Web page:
• Graham

The ‘games climbers play’ can vary between the macabre and the ridiculous but an established favourite to fill in the time, while waiting for the weather to clear, is the making of lists. These can range from the 10 best / worst routes in the district to a compendium of tops where the square root of each height is a whole number. One such is the Best Bothy List. In 2017 Wild Things Publishing produced The Scottish Bothy Bible the complete guide to Scotland’s bothies and how to reach them compiled by Geoff Allan. Not content with one list, Geoff went on to compile a number of sub-lists which included the Best Bothies for Coast & Beaches – Kearvaig, Families & Beginners – Over Phawhope, Wildlife – Ruantallain, Romantic Hideaways – An Cladach, Solitude – Taig Thormoid Dhuibh, History & Legends – Leacraithnaich and Spectacular Scenery – Suileg. Each winner headed a list of five in an order of merit. If that doesn’t start an argument, I don’t know what will.

He also had a category Best for Munros which was awarded to Shenavall, no doubt prompted by the relatively easy (I use the word advisedly) access to the very remote tops of the Fisherfield Forest and the immediate proximity of An Teallach. It is with this category that I choose to take issue. It is a fact universally acknowledged that the Best Bothy for Munros is Easan Dorcha more commonly known as The Teahouse. It is not the most commodious of dwellings (Allan describes it as ‘an extremely robust garden shed’) nor is it situated with the most extensive of views but it has one over-riding advantage. It is situated within very easy walking distance of Achnashellach and Achnashellach has a railway station, albeit a request stop. This gives access to a number of equally remote Munros at least and if you are prepared to shuttle along the line to, for example, Strathcarron, Achnasheen or Garve several more. In fact, if you were to get up early, and there is little to keep you in bed, you can cross the Cuillin Pass into Torridon and eye up the likes of Beinn Eighe and Liathach.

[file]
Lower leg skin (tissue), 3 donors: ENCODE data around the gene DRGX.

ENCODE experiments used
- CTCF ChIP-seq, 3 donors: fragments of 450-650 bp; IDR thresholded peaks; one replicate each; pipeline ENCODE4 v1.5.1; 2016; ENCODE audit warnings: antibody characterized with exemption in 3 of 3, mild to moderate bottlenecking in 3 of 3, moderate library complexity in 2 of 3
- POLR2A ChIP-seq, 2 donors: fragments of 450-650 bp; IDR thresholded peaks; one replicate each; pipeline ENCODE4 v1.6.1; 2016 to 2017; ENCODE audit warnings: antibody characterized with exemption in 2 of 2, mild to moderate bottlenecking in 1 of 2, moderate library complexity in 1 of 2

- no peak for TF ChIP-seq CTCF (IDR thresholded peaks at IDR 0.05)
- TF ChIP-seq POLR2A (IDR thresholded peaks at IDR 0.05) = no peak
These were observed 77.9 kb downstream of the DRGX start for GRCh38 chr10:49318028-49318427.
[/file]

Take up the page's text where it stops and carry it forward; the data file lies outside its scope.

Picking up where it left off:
But it is not just Munros that can be ticked off. There are least 17 Corbetts and Grahams within firing range and for lesser days getting on for a dozen Separate Tops below 2000 feet. The simplest way to effect all this is to buy a Highland Rover ticket which allows you four days of travel anywhere in the Highlands within eight consecutive days. The first and last trains to pass through Achnasheen are at 07.26 am and 19.19 pm respectively which means that you can not only complete a decent day’s climbing, but, if you tire of ‘home-cooking’, take your sustenance at one of the various hotels that are close to most of the stations. But always remember that the station at Achnasheen will only stop on demand and to fall asleep on the way back to the field of the willows is not a good idea.


Recent Posts

See All

Issue 40 For Better or For Worse

BAGMAG 40 As we have already seen the hillgoer has a problem with Covid 19 or any other number for that matter and this is particularly true of the bagger who has been at the game for some time. There

Issue 39 Climbing out of the box

Although it took the best part of a hundred years, Parliament eventually got round to passing legislation that allowed members of the general public to reclaim its traditional right of access to uncul

Issue 38 Double Trouble

If you were to take a straw poll to discover the most dangerous Munros in Scotland, it is unlikely that either A’Bhuidheanach Bheag or Sgairneach Mhor would feature high on the list. The various Skye

© 2017 Jane Wilson

 Proudly created with Wix.com

This site was designed with the
.com
website builder. Create your website today.
Start Now